Obama and his aides have described the tenets of his foreign policy as emphasizing "mutual interest and mutual respect" and the idea that global diplomacy functions on the principles of "rights and responsibilities" of sovereign nations.
He has delivered four major foreign policy addresses explaining these themes -- his nuclear nonproliferation speech in Prague; his outreach to the Muslim world in Cairo; his offer of U.S. support to the developing world (tempered with a reminder that nations are responsible for their futures) in Accra, Ghana; and his call for global cooperation at the U.N. General Assembly last month.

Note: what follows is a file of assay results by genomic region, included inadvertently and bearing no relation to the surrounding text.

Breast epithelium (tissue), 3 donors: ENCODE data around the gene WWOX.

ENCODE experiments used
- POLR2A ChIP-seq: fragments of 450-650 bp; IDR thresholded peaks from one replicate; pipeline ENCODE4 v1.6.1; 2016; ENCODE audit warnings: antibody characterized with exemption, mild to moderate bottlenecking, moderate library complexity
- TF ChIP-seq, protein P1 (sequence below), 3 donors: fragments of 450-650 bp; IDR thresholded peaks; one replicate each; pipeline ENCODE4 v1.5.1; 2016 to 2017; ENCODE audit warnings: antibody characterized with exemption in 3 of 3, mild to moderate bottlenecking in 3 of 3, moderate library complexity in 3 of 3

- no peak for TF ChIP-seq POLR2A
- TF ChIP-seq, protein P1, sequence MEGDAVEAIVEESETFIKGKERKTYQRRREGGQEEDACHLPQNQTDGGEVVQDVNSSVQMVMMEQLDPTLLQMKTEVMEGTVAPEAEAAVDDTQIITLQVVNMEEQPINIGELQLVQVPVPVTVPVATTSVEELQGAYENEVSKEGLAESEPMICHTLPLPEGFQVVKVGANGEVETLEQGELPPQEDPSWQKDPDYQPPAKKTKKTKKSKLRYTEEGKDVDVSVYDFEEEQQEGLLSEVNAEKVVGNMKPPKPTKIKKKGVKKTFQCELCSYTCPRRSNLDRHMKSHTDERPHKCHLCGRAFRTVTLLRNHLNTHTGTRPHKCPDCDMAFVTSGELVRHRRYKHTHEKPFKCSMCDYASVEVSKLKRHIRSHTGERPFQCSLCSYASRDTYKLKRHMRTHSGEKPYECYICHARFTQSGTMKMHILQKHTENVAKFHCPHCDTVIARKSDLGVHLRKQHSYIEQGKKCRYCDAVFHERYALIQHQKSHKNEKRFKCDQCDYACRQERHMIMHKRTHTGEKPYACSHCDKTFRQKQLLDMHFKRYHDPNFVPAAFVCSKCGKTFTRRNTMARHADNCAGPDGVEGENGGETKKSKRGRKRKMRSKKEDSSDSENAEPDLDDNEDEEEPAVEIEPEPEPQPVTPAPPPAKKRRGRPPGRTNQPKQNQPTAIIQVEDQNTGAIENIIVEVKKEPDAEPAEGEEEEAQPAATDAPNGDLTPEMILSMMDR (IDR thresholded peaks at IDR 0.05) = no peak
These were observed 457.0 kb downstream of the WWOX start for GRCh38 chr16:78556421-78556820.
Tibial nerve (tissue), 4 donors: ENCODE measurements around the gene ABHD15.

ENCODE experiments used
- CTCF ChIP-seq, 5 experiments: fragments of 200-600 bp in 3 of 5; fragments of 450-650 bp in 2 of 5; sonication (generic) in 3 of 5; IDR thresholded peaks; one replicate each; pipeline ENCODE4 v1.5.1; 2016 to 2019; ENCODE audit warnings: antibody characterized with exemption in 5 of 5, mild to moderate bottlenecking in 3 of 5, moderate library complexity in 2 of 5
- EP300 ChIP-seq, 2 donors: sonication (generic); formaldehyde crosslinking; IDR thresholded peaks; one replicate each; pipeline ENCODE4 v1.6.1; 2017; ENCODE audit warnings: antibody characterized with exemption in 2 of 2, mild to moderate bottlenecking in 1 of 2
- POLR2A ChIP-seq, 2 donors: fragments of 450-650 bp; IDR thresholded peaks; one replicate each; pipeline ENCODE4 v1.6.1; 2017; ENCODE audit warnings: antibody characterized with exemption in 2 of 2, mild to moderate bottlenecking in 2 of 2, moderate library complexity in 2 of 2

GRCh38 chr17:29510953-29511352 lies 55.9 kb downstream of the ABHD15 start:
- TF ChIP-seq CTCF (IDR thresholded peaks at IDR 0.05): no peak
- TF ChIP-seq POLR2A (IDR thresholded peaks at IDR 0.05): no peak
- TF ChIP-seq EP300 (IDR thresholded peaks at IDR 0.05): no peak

In the next few weeks, Barack Obama will make a decision that will define his presidency. Will he escalate the war in Afghanistan, sending 40,000 additional US soldiers to reinforce the 68,000 already there to engage in an open-ended, nation-building counterinsurgency mission? Or will he redefine US objectives and ask his advisers to craft an alternative strategy?For now, however, the administration should be pushed hard to explain the purpose and logic of increasing US involvement. Until it does, any escalation has failed the very test Obama established: "absolute clarity about what the strategy is going to be..."
Friday's Choice -- Bob Dylan singing "It's All Over Now, Baby Blue" -- goes out to Editilla: